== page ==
Sunday, 29 September 2013


Jasper Johns (born May 15, 1930) has been described as as one of the most acclaimed and influential living artists. Today, at the age of almost 84 he remains at the forefront of American art. He also ranks with Dürer, Rembrandt, Goya, Munch, and Picasso as one of the greatest printmakers of any era

"In the place where I was a child, there were no artists and there was no art, so I really didn't know what that meant. I think I thought it meant that I would be in a situation different than the one that I was in." He began drawing when he was three and has continued doing art ever since.

Johns studied a total of three semesters at the University of South Carolina, from 1947 to 1948. He then moved to New York City and studied briefly at the Parsons School of Design in 1949. In 1952 and 1953 he was stationed in Sendai, Japan during the Korean War.

Johns is best known for his painting Flag (1954–55), which he painted after having a dream of the American flag. His work is often described as a Neo-Dadaist, as opposed to pop art, even though his subject matter often includes images and objects from popular culture. Still, many compilations on pop art include Jasper Johns as a pop artist because of his artistic use of classical iconography.


Jasper Johns major works Flag (1954–55) White Flag (1955) Target with Plaster Casts (1955) False Start (1959) Three Flags (1958) Coathanger (1960) Painting With Two Balls (1960) Painted Bronze (1960) Device (1962-3) Periscope (Hart Crane) (1963) The Critic Sees (1964) Study for Skin (1962) Figure Five (1963–64) Voice (1967) Skull (1973) Tantric Detail (1980) Seasons (1986) Numbers in Color(1958–59) Titanic(1976–78)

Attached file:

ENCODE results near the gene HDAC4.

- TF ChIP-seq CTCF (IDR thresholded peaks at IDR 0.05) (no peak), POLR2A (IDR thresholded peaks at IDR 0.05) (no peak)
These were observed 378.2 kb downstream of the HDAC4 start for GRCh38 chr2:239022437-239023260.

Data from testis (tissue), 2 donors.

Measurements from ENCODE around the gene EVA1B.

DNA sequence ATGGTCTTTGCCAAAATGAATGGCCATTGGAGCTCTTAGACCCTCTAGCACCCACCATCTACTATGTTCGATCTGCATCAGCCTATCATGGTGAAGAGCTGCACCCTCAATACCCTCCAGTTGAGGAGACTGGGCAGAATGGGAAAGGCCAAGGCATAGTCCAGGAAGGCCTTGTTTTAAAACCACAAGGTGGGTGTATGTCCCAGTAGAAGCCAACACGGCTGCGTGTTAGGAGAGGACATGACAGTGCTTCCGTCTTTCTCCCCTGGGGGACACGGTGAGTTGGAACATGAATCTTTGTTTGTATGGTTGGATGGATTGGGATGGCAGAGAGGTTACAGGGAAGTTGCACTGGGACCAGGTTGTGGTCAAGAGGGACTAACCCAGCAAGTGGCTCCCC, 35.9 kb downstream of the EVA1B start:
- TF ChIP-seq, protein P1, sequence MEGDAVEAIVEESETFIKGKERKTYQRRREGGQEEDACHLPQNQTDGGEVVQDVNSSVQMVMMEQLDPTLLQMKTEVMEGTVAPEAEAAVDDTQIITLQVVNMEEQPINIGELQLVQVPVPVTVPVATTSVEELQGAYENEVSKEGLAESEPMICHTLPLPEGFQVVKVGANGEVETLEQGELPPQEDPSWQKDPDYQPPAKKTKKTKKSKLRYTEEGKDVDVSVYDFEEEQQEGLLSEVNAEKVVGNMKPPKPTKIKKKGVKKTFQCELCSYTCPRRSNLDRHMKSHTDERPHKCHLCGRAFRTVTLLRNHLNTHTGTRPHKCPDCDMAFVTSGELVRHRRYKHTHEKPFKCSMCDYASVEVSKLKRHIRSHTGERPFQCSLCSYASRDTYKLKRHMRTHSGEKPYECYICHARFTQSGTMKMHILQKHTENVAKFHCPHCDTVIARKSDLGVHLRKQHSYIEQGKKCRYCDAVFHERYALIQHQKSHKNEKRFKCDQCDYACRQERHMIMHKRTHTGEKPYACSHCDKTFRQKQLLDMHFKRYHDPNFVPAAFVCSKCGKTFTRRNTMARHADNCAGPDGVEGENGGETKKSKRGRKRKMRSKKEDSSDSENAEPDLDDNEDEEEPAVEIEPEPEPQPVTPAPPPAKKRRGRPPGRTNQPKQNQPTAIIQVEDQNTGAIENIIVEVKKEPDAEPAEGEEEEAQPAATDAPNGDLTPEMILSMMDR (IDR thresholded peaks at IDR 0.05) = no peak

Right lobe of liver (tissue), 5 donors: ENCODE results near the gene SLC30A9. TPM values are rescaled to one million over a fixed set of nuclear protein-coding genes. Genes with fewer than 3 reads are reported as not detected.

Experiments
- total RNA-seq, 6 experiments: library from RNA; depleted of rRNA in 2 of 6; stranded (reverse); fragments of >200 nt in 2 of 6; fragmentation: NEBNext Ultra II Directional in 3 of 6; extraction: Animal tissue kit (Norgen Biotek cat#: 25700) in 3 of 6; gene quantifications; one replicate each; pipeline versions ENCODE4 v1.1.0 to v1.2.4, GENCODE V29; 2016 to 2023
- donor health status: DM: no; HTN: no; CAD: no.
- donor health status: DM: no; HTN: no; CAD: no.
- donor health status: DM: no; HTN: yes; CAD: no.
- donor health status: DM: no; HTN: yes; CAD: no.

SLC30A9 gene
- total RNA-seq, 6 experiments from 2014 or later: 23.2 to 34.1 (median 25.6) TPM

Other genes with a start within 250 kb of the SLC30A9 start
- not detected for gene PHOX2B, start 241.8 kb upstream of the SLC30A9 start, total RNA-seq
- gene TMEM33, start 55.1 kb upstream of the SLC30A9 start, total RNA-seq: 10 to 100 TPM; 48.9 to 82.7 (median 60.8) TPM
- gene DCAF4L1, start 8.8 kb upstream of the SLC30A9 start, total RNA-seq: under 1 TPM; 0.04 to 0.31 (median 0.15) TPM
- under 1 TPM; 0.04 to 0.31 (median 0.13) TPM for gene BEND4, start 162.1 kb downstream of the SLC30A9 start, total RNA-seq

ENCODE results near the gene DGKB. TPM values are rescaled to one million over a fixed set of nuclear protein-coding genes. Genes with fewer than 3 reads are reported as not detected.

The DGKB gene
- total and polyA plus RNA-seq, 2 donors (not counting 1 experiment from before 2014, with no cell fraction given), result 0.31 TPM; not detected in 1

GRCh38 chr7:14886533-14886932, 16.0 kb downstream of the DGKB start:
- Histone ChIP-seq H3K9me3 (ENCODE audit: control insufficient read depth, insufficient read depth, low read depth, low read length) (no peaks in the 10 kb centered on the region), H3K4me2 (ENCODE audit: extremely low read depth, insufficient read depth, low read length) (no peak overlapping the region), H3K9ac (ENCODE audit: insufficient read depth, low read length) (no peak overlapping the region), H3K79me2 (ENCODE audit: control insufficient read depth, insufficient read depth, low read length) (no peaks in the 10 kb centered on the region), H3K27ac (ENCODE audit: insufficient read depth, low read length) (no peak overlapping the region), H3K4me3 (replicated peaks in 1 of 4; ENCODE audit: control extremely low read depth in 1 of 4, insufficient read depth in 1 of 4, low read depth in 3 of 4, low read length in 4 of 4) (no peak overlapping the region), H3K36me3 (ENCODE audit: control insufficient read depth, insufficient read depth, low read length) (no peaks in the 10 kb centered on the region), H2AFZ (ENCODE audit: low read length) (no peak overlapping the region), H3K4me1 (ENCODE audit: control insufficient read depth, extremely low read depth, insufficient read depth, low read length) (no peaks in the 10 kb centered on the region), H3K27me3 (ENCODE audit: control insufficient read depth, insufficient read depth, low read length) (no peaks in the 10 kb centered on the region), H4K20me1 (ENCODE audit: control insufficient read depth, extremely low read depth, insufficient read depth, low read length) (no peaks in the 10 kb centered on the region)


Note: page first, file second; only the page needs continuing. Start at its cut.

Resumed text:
Three Flags
In 2006, private collectors Anne and Kenneth Griffin (founder of the Chicago-based hedge fund Citadel LLC) bought Johns' False Start (1959) from David Geffen for $80 million, making it the most expensive painting by a living artist.
In 1998, the Metropolitan Museum of Art in New York bought Johns' White Flag. While the Met would not disclose how much was paid, "experts estimate (the painting's) value at more than $20 million."

In 1964, architect Philip Johnson, a friend, commissioned Johns to make a piece for what is now the David H. Koch Theater at Lincoln Center. After presiding over the theatre’s lobby for 35 years, Numbers (1964), an enormous 9-foot-by-7-foot grid of numerals, was supposed to be sold by the center for a reported $15m. Art historians consider Numbers a historically important work in part because it is the largest of the artist's numbers motifs and the only one where each unit is on a separate stretcher, fashioned from a material called Sculpmetal, which was chosen by the artist for its durability. Responding to widespread criticism, the board of Lincoln Center had to drop its selling plans.
On February 15, 2011 he received the Presidential Medal of Freedom from President Barack Obama, becoming the first painter or sculptor to receive a Presidential Medal of Freedom since Alexander Calder in 1977.

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